Post-9/11 secrecy: pervasive and dangerous
If you sort the millions of pages, documents and computer disks stamped secret by federal employees last year into stacks each as high as the Washington Monument, you would have a dozen or more monuments to government stonewalling obscuring the skyline of this nation’s capital.
When you take into account that as many as half of those new secrets don’t deserve to be secret, as a federal official conceded in congressional testimony not long ago, then you have monumentally darkened the landscape of our open society.
These thoughts are provoked by the release of a new report, “Secrecy Report Card 2005: Quantitative Indicators of Secrecy in the Federal Government,” by OpenTheGovernment.org, a coalition of public-interest, consumer and press organizations.
This report fairly crackles with damning data.
Government workers made 15.6 million classification decisions in 2004, a stunning 81% more than the year before the terrorist attacks of Sept. 11, 2001.
American taxpayers forked over $460 each time a government worker wielded the secrecy stamp last year, shelling out a total of $7.2 billion to keep all of those secrets secure; that compares to $3.8 billion in 1997.
The government spent $148 making new secrets for every dollar it spent unmaking old ones; for comparison, the government spent $20 on classification for every $1 spent on declassification from 1997 to 2001.
The shadowy Foreign Intelligence Surveillance Court granted every single one of the 1,754 requests for surveillance orders on foreign nationals in the United States; the number of such requests has doubled in the last five years.
The White House and federal agencies invoked the “state secrecy” privilege 33 times more often in the last four years than during the height of the Cold War. This legal tactic allows the government to brush off court cases by asserting that going to court would put foreign policy or national-security concerns at risk. Used only 55 times from 1953 to 2001, the state-secrecy privilege has been used to derail legal action against the government 23 times since.
These statistics on classified material form just the tip of the controlled-information iceberg. Restrictions have been placed on access to even more massive amounts of material that do not qualify as secret but instead are described as “sensitive but unclassified.”
The report card identified 50 different ways to label government information SBU and thus deny public access. “The federal government has greatly expanded its ability to control unclassified, public information through vague restrictions that give government officials wide latitude to declare information beyond the public’s reach,” wrote the report’s author, Rick Blum, OTG director.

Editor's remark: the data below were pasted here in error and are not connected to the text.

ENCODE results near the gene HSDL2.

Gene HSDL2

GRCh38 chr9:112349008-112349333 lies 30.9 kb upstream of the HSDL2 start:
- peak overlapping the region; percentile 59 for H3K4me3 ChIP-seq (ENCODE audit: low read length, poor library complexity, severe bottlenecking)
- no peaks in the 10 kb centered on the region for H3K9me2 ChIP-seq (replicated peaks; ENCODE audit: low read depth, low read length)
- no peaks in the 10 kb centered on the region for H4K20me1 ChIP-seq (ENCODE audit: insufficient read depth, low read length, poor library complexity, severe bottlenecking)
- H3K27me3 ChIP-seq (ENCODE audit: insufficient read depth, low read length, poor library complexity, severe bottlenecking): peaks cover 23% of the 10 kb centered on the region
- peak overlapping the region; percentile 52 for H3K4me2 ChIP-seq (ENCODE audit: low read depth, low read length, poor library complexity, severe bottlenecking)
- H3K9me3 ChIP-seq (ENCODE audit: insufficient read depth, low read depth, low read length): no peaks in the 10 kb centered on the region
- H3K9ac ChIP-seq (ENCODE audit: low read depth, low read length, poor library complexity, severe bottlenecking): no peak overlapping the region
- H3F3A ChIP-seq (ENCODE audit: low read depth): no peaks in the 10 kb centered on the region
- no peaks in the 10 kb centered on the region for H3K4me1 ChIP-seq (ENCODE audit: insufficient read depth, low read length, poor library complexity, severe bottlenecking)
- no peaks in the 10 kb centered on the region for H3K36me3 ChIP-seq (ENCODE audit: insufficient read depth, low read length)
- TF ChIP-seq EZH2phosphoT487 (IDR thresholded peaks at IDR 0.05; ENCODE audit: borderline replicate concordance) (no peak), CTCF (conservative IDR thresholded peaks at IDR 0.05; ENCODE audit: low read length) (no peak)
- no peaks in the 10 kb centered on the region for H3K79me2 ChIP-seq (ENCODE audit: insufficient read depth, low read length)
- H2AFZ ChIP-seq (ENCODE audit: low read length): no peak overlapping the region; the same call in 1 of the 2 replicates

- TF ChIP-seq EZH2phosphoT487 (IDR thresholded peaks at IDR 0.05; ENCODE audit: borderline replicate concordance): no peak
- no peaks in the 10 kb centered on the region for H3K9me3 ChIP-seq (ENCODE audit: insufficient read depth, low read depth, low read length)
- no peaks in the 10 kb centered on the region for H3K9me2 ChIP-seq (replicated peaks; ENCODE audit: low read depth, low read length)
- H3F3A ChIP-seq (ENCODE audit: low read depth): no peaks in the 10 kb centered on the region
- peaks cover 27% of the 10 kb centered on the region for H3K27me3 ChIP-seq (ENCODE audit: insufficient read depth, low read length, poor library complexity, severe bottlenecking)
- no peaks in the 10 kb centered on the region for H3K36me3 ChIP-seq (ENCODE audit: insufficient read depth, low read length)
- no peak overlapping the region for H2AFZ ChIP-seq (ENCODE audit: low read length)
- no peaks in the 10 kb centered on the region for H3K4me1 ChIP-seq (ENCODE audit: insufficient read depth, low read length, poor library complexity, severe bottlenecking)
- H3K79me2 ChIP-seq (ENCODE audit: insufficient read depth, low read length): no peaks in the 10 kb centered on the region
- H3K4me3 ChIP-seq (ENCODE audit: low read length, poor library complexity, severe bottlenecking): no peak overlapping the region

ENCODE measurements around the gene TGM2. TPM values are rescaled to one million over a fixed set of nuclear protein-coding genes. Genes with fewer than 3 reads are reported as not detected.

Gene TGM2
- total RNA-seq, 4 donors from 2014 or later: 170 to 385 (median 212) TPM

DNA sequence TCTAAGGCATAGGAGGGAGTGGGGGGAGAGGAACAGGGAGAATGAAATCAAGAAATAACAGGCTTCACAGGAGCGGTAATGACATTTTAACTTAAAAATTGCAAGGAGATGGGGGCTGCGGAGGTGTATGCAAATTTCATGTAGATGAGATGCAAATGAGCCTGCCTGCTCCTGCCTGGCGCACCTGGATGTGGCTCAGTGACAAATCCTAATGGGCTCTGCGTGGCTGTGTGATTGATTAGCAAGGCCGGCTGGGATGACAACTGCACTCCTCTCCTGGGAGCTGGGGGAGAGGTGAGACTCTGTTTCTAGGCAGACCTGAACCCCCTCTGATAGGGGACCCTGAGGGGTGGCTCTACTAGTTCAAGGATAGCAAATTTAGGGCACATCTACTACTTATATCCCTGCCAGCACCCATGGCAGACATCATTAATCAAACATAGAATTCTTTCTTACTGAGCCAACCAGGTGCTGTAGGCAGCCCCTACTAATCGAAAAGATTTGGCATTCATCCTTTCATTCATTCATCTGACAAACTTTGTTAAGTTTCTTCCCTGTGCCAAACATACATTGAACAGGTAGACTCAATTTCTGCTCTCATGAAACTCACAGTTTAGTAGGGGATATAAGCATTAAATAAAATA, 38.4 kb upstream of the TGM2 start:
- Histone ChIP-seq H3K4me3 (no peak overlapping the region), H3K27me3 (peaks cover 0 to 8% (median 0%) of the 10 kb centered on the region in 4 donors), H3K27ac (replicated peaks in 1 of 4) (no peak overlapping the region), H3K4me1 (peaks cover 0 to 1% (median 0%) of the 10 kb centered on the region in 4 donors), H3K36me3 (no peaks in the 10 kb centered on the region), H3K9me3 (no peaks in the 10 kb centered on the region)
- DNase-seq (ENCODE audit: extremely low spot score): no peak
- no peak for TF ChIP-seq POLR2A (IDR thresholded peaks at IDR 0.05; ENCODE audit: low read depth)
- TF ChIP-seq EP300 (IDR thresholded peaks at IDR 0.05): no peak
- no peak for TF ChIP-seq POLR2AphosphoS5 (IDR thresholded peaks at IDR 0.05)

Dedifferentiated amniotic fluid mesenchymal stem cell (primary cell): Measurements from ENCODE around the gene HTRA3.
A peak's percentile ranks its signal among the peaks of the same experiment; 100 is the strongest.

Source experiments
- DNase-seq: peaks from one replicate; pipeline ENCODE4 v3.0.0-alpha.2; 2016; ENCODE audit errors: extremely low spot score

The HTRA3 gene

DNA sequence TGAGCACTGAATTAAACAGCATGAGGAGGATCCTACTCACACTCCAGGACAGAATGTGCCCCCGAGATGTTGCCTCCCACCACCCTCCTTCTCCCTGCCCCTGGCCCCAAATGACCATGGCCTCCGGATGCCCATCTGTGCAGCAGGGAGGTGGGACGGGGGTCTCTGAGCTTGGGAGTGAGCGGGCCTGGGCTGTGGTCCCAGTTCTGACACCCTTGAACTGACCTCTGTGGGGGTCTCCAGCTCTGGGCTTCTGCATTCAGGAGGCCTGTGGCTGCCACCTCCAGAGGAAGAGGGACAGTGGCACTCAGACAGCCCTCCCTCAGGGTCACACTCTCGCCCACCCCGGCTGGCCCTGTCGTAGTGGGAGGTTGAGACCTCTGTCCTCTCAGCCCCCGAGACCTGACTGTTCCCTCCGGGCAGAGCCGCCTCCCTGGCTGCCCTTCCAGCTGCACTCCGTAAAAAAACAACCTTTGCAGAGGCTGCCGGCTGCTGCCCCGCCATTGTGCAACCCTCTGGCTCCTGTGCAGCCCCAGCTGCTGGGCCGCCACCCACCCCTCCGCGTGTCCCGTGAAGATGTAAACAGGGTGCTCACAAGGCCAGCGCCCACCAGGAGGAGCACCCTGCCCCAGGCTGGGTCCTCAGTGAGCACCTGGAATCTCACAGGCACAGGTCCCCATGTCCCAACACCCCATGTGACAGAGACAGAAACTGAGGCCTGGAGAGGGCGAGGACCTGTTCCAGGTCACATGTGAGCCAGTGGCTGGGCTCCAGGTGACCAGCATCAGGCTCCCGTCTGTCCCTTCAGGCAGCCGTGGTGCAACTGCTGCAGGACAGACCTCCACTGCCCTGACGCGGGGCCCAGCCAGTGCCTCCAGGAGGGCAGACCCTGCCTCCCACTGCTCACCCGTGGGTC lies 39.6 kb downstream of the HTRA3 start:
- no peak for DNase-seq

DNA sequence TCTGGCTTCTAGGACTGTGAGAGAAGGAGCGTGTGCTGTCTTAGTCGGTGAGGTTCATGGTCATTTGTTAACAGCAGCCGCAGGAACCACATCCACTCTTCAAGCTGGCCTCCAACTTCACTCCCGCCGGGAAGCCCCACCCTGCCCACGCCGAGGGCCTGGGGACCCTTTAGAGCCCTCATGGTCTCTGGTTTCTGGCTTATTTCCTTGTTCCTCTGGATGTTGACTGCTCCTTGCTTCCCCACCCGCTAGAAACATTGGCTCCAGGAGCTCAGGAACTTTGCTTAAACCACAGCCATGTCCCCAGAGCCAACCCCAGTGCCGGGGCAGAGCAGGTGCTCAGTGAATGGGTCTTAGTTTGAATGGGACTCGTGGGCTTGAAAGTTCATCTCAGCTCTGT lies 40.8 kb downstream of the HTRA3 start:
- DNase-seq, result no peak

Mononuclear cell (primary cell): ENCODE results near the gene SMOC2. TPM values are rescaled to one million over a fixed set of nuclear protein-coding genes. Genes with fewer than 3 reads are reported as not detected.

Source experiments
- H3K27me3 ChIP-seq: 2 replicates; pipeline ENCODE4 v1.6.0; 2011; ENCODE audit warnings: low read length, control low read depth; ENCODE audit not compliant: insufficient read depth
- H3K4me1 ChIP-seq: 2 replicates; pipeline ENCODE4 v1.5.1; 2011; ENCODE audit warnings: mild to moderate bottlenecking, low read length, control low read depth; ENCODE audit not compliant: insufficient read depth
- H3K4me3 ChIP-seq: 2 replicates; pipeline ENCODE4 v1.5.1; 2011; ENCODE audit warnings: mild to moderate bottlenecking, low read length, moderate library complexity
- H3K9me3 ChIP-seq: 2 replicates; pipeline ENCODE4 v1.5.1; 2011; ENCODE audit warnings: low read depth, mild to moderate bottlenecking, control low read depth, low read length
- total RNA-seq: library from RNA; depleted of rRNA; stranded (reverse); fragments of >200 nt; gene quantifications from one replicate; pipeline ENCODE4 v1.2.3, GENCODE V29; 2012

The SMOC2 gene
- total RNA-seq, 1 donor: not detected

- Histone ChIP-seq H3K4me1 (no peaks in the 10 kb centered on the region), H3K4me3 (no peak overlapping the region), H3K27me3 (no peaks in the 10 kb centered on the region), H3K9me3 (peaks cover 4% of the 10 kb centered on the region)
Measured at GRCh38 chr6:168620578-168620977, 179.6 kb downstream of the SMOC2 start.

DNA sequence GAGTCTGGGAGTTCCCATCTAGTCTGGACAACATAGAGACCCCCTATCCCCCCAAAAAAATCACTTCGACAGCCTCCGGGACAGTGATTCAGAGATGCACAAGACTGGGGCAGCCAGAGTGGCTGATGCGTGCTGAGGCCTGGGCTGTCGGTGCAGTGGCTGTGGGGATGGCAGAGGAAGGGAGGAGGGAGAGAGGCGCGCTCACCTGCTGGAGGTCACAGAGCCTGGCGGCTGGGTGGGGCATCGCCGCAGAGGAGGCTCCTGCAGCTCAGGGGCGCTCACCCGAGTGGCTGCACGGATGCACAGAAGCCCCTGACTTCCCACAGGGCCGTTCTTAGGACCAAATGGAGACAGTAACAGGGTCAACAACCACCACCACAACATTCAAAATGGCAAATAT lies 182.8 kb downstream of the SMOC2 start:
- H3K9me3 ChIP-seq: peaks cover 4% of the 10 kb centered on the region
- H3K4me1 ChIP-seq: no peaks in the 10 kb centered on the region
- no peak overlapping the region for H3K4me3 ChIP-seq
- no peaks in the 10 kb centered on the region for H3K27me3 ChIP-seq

As for open meetings, nearly two-thirds of the 7,045 meetings governed by the 1972 Federal Advisory Committee Act, which explicitly endorsed the idea of openness in expert scientific and technical advice to policymakers, were nevertheless closed to the public.
The record at the state level was equally dismal. At least 62 new laws putting public information behind closed doors were passed by states last year.
Ironically, while the government is placing more restrictions on access, the OTG report documents a 25% increase in public requests for federal government information — 4,080,737 during 2004. Spending to accommodate those requests rose only 5%, however, to $336.8 million, and only 14 of the 90 agencies surveyed by the Department of Justice were able to respond to those requests as required by law.
There is a lot more, of course, but these examples are enough to paint a picture of a highly disciplined, if vaguely desperate, policy of delay and denial. It demonstrates that secrecy is pervasive throughout all three branches of the national government as well as in the states.
For those who say that such secrecy is understandable, even necessary, during a war on terror, this report card describes a condition of severe democratic distress. It is precisely during times of national crisis that communication between a government and its citizens must be a two-way conversation — honest, open and informed.
Instead, policymakers have rendered this vital civic compact largely null and void. Government officials are demanding and hoarding information about private citizens and providing less about public policy. Beyond that, they are fostering a climate of fear among government workers and intimidating scholars, public-interest groups, the press and others seeking access.
The threat of too little transparency is neither abstract nor hypothetical. What we don’t know can leave us unprepared for our government’s being unprepared. When policy is formulated in isolation from public knowledge or participation, the nation is left dangerously exposed to a lack of government accountability or lack of preparedness for a natural or terrorist disaster.
When our leaders fail to anticipate or adequately respond to threats to the nation or its citizens because the civic dialogue has broken down, we court the emergence of a dysfunctional democracy, or government by hindsight, in which post-crisis commissions, joint committees and endless investigations struggle to explain what never should have happened.
Excess secrecy is a chilling invitation to such calamities.
Paul K. McMasters is First Amendment ombudsman at the First Amendment Center, 1101 Wilson Blvd., Arlington, Va. 22209. E-mail: email@example.com.